Treason trial marks Magna Carta
A group of barons and bishops are set to stand trial on treason charges 800 years after their alleged crime, the Supreme Court has announced.
They will face judgement in a two-hour mock trial in the Houses of Parliament before three of the world's top judges to help mark the 800th anniversary of the sealing of the Magna Carta.
The show trial is to feature modern-day barons and bishops while lawyers from the across the Commonwealth will argue the defence and prosecution cases. One of the key issues is set to be whether the barons and bishops were acting lawfully when they refused to surrender London to King John as they had agreed.
The July 31 trial, which has been arranged by the Supreme Court, The Magna Carta 800th Anniversary Commemoration Committee and the Royal Commonwealth Society, takes place at Westminster Hall, where the court met for centuries.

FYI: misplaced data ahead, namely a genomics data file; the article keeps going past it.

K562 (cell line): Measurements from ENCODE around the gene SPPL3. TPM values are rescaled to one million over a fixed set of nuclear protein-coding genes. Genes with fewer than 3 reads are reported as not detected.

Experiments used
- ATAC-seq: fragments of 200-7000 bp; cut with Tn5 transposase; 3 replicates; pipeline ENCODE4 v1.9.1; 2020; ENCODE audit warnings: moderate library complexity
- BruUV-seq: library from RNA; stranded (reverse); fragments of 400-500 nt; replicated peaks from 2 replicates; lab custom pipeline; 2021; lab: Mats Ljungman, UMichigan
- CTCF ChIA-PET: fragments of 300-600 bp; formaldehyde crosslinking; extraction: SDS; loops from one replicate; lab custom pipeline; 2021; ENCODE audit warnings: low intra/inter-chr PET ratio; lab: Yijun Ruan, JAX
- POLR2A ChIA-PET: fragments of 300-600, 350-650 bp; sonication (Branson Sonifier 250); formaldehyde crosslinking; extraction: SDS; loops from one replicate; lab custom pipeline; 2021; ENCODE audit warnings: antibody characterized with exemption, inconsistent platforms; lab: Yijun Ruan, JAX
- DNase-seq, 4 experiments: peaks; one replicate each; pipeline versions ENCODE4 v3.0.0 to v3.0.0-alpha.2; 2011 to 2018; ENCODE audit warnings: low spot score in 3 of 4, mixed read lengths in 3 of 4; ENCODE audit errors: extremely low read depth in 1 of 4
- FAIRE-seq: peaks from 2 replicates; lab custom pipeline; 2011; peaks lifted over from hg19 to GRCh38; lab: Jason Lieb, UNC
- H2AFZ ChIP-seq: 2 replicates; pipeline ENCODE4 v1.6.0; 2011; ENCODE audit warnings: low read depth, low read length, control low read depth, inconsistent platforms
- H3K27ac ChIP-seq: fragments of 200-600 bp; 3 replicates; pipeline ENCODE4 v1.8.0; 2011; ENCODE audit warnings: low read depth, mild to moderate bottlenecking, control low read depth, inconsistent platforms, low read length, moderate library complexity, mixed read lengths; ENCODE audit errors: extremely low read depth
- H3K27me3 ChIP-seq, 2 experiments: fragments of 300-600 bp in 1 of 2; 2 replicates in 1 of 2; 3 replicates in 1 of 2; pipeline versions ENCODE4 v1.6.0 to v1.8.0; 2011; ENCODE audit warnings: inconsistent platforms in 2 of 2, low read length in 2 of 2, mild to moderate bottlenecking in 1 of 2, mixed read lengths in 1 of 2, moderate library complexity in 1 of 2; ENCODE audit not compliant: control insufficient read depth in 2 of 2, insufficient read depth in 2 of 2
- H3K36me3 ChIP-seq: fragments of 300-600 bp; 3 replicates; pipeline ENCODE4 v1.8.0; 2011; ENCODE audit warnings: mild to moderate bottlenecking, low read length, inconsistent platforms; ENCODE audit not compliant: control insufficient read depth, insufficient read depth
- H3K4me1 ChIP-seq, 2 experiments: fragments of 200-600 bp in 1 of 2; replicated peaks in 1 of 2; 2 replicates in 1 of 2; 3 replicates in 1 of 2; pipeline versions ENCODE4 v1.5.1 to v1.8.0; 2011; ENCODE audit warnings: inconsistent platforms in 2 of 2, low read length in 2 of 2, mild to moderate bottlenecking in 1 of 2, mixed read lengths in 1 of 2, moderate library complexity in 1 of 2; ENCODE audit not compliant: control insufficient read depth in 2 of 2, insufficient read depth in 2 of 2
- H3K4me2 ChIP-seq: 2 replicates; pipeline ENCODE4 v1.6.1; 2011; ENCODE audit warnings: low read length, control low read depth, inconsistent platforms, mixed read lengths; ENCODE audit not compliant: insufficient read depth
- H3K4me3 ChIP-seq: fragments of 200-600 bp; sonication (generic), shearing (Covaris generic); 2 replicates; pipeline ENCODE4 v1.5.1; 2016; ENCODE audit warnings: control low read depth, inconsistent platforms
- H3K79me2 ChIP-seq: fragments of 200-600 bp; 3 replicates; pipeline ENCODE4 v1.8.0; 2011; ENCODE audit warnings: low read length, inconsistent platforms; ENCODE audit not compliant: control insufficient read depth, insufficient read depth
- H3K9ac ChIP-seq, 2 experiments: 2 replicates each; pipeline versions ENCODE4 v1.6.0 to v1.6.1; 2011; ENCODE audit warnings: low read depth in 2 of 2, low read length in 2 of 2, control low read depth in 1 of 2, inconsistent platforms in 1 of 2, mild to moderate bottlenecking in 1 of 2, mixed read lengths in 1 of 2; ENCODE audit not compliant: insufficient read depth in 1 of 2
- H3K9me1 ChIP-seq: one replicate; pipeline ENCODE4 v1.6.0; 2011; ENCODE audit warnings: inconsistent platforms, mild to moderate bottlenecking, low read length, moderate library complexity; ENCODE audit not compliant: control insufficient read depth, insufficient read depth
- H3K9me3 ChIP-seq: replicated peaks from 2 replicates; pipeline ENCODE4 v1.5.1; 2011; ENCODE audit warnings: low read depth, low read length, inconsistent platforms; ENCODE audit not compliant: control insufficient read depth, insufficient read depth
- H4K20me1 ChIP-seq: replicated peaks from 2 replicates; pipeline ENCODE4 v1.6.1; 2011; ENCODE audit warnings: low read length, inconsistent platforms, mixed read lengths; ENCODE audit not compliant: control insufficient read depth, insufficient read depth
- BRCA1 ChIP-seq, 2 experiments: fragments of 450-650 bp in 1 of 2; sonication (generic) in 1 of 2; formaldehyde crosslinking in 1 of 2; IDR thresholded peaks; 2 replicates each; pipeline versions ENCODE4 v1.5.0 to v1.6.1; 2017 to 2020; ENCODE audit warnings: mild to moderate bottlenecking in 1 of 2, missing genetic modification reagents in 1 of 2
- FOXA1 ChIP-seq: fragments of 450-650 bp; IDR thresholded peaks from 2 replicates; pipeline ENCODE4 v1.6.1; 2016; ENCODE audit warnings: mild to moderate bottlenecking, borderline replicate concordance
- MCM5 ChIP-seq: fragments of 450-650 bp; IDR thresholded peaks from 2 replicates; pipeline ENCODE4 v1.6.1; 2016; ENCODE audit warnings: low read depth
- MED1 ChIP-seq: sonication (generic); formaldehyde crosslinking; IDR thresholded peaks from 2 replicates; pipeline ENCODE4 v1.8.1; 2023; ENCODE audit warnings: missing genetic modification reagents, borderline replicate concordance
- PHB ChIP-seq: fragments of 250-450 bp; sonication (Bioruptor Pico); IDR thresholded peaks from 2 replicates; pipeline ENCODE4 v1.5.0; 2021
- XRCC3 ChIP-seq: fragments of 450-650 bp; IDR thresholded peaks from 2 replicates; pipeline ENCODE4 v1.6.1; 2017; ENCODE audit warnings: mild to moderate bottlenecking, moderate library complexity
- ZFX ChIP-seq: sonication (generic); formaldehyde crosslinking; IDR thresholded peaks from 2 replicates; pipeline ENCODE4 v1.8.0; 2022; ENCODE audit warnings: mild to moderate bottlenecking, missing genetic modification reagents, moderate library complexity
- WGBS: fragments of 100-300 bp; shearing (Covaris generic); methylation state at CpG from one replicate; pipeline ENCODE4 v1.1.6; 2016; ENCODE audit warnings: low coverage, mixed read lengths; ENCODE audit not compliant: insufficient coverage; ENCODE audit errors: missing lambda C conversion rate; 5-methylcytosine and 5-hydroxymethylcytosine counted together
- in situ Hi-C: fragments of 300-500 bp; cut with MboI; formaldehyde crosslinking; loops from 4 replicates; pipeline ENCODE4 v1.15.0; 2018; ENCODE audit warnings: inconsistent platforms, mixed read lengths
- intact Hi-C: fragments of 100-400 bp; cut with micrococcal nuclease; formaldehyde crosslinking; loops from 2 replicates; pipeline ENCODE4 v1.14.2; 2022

UK Supreme Court president Lord Neuberger, New Zealand chief justice Dame Sian Elias and Stephen Breyer, an Associate Justice of the US Supreme Court are to hear the case in which King John is to be called as a prosecution witness.
As a witness for the barons Sir Robert Rogers, now Lord Lisvane, is set to argue that the Commons might not exist today but for the Barons at Runnymede on 15 June 1215.
Sir Robert Worcester, who chairs the Magna Carta 800th Anniversary Commemoration Committee, claimed the event which had to get the go-ahead from the the Lord Great Chamberlain, the Lord Speaker and Mr Speaker, will be "more than just a bit of historical themed fun".
He said: "The evidence being examined by these eminent judges will help explore some timeless questions of legal and constitutional importance. Is the King above the law? Is there ever a defence for breaking a solemn promise?"
Anyone who is interested in being part of the public gallery can g on line - at www.magnacarta800th.com - for more information.